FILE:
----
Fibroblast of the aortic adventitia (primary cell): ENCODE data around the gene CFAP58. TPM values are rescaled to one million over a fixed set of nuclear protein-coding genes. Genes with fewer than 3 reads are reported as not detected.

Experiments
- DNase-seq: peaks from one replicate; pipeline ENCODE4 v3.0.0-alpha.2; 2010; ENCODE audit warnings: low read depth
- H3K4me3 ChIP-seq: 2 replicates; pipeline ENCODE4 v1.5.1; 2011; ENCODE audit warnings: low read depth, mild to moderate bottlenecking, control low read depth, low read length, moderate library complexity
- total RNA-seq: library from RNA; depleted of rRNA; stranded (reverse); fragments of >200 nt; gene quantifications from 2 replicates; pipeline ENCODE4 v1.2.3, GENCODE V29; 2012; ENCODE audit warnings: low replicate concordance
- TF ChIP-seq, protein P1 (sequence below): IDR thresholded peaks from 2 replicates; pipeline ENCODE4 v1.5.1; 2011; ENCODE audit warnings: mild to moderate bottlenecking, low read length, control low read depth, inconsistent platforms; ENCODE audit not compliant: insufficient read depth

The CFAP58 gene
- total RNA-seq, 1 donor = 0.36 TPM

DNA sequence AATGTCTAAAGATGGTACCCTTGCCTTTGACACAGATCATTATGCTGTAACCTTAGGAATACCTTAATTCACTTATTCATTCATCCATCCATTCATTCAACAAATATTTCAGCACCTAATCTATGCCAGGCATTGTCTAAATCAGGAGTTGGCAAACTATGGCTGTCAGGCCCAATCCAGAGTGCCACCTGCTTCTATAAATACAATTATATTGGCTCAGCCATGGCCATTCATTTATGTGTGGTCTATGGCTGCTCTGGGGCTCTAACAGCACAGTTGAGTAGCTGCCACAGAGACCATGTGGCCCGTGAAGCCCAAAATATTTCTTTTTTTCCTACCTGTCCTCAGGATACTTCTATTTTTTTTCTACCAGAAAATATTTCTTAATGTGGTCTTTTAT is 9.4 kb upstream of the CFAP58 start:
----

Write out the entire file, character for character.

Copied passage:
Fibroblast of the aortic adventitia (primary cell): ENCODE data around the gene CFAP58. TPM values are rescaled to one million over a fixed set of nuclear protein-coding genes. Genes with fewer than 3 reads are reported as not detected.

Experiments
- DNase-seq: peaks from one replicate; pipeline ENCODE4 v3.0.0-alpha.2; 2010; ENCODE audit warnings: low read depth
- H3K4me3 ChIP-seq: 2 replicates; pipeline ENCODE4 v1.5.1; 2011; ENCODE audit warnings: low read depth, mild to moderate bottlenecking, control low read depth, low read length, moderate library complexity
- total RNA-seq: library from RNA; depleted of rRNA; stranded (reverse); fragments of >200 nt; gene quantifications from 2 replicates; pipeline ENCODE4 v1.2.3, GENCODE V29; 2012; ENCODE audit warnings: low replicate concordance
- TF ChIP-seq, protein P1 (sequence below): IDR thresholded peaks from 2 replicates; pipeline ENCODE4 v1.5.1; 2011; ENCODE audit warnings: mild to moderate bottlenecking, low read length, control low read depth, inconsistent platforms; ENCODE audit not compliant: insufficient read depth

The CFAP58 gene
- total RNA-seq, 1 donor = 0.36 TPM

DNA sequence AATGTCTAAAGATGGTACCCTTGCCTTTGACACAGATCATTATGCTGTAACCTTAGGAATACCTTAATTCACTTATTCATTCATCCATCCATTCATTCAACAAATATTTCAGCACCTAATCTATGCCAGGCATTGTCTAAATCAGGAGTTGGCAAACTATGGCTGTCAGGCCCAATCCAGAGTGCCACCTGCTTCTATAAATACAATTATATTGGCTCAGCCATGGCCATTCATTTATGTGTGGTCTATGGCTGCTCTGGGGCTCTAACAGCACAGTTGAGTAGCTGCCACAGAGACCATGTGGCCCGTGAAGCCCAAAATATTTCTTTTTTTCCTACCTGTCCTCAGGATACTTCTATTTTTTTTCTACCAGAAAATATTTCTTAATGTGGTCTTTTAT is 9.4 kb upstream of the CFAP58 start: